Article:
Companies are increasingly investing in creating a growth culture. In Tony Schwartz’s Harvard Business Review article, “Create a Growth Culture, Not a Performance-obsessed One”, he says a growth culture is focused on connections. “How people feel – and make other people feel – becomes as important as how much they know.” One way to create a growth culture like the one Schwartz describes is to focus on improving how well you communicate with others. How feedback is given is a great place to start thinking about which mindset you are using. Look for examples of when feedback in given or received and ask yourself if it was communicated in a defensive way or in an open, accepting, gracious way. The goal of feedback should be improvement. Also look for times when you can give positive feedback for hard work instead of for talent.
Organizational psychologist Tasha Eurich believes that becoming more self-aware can lead to greater success, personally and professionally, which she talks about in her book, Insight: The Power of Self-Awareness in a Self-Deluded World. Insight: The Power of Self-Awareness in a Self-Deluded World. Her research estimates that 95% of people think they’re self-aware, but the real number is closer to 10% to 15%. She jokes that, “on a good day, 80% of us are lying to ourselves about whether we’re lying to ourselves.” If self-awareness is the “keystone” of emotional intelligence, like Daniel Goleman says it is, then we all need to spend more time on it.
In my experience, leaders who take the time for self-reflection and identify areas they need to grow (and change) are the most successful. One of the first things I encourage new clients to do it is to review their goals and values to find out what matters to them and what motivates them. I have found that it is almost impossible to change your behavior if that behavior is at odds with what motivates you.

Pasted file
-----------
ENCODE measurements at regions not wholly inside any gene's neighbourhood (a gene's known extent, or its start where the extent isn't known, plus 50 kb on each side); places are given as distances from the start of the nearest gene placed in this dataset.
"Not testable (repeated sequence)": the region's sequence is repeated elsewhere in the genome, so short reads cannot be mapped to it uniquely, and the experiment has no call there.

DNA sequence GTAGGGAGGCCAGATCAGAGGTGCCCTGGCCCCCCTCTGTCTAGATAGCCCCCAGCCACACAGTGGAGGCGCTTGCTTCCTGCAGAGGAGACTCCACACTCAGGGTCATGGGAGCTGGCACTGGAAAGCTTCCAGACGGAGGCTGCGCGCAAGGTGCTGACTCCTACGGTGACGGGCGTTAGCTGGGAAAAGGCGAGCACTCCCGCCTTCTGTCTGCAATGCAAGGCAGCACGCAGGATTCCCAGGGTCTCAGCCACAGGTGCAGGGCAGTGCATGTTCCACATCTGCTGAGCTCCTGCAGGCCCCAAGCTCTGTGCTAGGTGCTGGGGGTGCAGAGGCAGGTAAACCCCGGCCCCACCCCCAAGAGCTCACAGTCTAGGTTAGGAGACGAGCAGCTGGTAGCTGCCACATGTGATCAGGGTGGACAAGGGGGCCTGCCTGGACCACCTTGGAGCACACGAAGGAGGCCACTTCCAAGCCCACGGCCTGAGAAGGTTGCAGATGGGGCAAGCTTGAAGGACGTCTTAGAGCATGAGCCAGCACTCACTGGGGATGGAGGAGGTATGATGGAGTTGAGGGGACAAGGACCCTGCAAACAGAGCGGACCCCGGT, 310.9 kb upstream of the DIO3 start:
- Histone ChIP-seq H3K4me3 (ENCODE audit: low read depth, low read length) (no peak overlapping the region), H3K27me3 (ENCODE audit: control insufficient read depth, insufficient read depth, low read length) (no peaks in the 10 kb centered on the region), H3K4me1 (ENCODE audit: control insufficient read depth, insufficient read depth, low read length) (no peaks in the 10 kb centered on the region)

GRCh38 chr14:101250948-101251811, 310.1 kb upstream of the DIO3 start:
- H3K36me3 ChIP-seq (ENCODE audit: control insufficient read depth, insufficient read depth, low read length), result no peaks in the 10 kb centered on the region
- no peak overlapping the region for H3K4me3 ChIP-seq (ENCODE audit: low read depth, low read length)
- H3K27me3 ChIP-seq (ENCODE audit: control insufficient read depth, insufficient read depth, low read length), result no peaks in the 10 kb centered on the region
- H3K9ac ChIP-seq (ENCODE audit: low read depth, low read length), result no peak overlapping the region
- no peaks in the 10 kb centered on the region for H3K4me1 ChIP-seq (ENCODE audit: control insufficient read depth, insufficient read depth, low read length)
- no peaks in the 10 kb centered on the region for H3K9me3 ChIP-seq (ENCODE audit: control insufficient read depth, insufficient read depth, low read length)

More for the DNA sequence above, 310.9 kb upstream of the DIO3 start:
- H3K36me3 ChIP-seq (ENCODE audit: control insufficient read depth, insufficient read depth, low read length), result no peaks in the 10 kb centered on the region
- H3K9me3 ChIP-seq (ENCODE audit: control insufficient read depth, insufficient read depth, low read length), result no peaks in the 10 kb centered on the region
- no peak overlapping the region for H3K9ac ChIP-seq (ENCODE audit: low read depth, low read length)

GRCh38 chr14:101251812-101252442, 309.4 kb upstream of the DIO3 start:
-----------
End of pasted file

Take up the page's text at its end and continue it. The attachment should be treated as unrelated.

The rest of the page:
Since 2001, Harmony Coaching & Consulting has partnered with organizations, industries and individuals to maximize human talent for improved efficiency, profitability and personal growth. Once we understand your business model, Harmony helps you identify obstacles to human resource effectiveness. This allows us to design and implement Human Resource Programs, Professional Development Training, Personal/Executive Coaching and Assessments that are tailored to your specific needs and goals.
In a coaching relationship you would work with your coach, in most cases Bill, to identify your current state (strengths, performance, and challenges) and the “perfect” or future state you wish to achieve. Working together, a plan/strategy is developed to bridge the gap between where you are and where you want to be. Meeting with your coach on a regular basis for support, guidance and encouragement you work through the co-developed strategy. The coach acts, in a totally confidential manner, much like a navigator and accountability partner while you take the actions necessary to achieve your goals. But we don’t only work on the “what,” we also work on the ‘who,’ who you are and want to be.